Janine Prentiss is tired of spending her summers digging up dinosaur bones with her single-parent father, an eminent paleontologist. But neither does she want to spend her summer vacation listening to her shaman grandfather's lame tales of spirit quests and totem creatures who talk.
Justin Prentiss thinks his twin sister is nuts. What kid in their right mind wouldn't love field camp? The wild beauty of Montana mountains, fresh air, and adults too busy to pay attention to what a guy is doing as long as he shows up for meals and bedtime. Field camp rocks!
At least until Janine finds a weird chunk of granite that she's convinced is a living egg...
Deb Logan gives us a story called "Terrors" in Fiction River: Sparks, and an adventure of fantastic proportions in Thunderbird. Both the story and the novel feature partnerships—but of a fantastically different nature. – Allyson Longueira
"Fast action, not a lot of blah blah blah, good characters, interesting plot and locations: this book receives my kid-brain seal of approval."– Amazon Review
"Justin and Janine end up making part of their lengthy journey through the spirit world. As an adult, I've read a lot of stuff about traveling through various spirit worlds that just leaves me bored, but the adult side of me found the spirit world described here just as interesting as my kid brain did."– Amazon Review
Life is so not fair. I mean, Dad tells me all the time how lucky I am. How he knows lots of kids who dream about dinosaurs and would give anything to go to a real live paleontology field camp. Yeah. Whatever. Those kids don't have a paleontologist for a father and a full-blood Crow shaman for a grandfather.
I've spent my entire life around fossils—the rock kind and the legendary kind—and I'm tired of messing around with dead dinosaurs and nonexistent thunderbirds. I don't care if the Museum of the Rockies is world famous for its dinosaur finds, or if our clan of the Crow tribe thinks it holds the special blessing of the thunderbird. I want to be a normal girl and play with live things for a change. I want to go to cheerleading camp.
Unfortunately, Dad doesn't think cheerleading qualifies as a legitimate use of my time or his resources. A stance my shaman grandfather supports completely.
"Please, Dad?" I pleaded, resisting the urge to bat my eyelashes. I settled for twirling a lock of straight black hair around my index finger. "Think how good this camp will look on my application when it's time for college. I mean, cheerleading is an actual sport these days."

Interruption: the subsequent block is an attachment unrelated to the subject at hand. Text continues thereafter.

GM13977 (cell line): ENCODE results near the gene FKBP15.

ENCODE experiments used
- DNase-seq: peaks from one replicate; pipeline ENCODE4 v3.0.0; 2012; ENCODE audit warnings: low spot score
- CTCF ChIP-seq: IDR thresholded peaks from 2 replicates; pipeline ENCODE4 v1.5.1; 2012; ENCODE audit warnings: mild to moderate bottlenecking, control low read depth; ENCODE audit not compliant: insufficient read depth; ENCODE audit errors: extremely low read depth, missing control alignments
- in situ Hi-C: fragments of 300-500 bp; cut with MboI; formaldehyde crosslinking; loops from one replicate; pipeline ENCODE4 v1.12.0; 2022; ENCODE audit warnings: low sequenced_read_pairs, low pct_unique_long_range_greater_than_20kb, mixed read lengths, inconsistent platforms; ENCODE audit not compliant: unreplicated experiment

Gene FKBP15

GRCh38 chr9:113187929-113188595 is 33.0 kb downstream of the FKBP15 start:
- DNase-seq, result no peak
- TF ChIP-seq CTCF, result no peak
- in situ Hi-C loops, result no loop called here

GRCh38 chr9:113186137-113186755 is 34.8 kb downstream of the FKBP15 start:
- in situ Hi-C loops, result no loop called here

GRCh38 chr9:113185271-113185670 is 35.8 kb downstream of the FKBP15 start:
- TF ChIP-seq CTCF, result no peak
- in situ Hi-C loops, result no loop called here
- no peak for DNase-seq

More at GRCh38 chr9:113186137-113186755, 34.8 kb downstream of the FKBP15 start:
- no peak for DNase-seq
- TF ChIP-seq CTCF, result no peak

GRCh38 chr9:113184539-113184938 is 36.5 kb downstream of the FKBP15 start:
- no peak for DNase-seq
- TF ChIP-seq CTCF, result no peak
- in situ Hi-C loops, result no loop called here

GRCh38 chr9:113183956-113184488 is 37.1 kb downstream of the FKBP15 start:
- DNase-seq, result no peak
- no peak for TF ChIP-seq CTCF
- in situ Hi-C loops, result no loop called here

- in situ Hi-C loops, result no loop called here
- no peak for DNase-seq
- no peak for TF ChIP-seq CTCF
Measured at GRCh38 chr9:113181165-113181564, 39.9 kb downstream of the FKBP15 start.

"Invalid argument," he countered without looking up from his packing. Dad is so organized he could give lessons to a neat freak. "Paleontology Field Camp is a far more impressive credential."
"Yeah, well, I've already been to a million field camps," I said, sifting through my brain for a new angle. "I need to…diversify. My app will look better if I do more things, show them I'm not just a fossil geek. Besides, cheerleading is a team building experience."
Dad stopped rolling socks into tight little knots, straightened, and shoved his hands into the pockets of his jeans. He scowled at me. "I am not paying an arm and a leg for you to run off with a bunch of hyperactive preteens for the summer. I have no idea how well supervised that camp is, but the whole idea gives me a headache."
"Come on, Dad," I tried not to wheedle, but my voice cracked under the strain. "Sandra's letting Haeley go."
"And that's another thing; I don't like you calling your friends' mothers by their given names. It's disrespectful."
"Mrs. Jessup asked me to call her Sandra," I countered. Haeley's mom was the coolest. She stayed home, cooked delicious meals, braided Haeley's hair, made sure everyone in the family had everything they needed, and she liked me. Let me call her Sandra. If Mom had lived, she would've been just like Sandra. They would've been best friends, just like me and Haels.
"And don't change the subject. You know Mrs. Jessup wouldn't let Haeley go if it wasn't safe. Really, Dad, cheerleading will show what a well-rounded person I am."
Good one, I thought, folding my arms across my chest and swallowing the smile that threatened to creep across my face. Too soon to celebrate.
"No daughter of mine is going to prance around in a skimpy outfit just so she can show off how well-rounded she is!"
"Dad!" I squealed, shocked out of my shoes. I mean, hello! I'm twelve years old, flat as a board, and just as straight up and down. My cheeks flamed and tears blurred my vision. I turned and ran for the door. "That is so unfair," I yelled over my shoulder. "I wish Mom were alive. She'd understand about being a girl."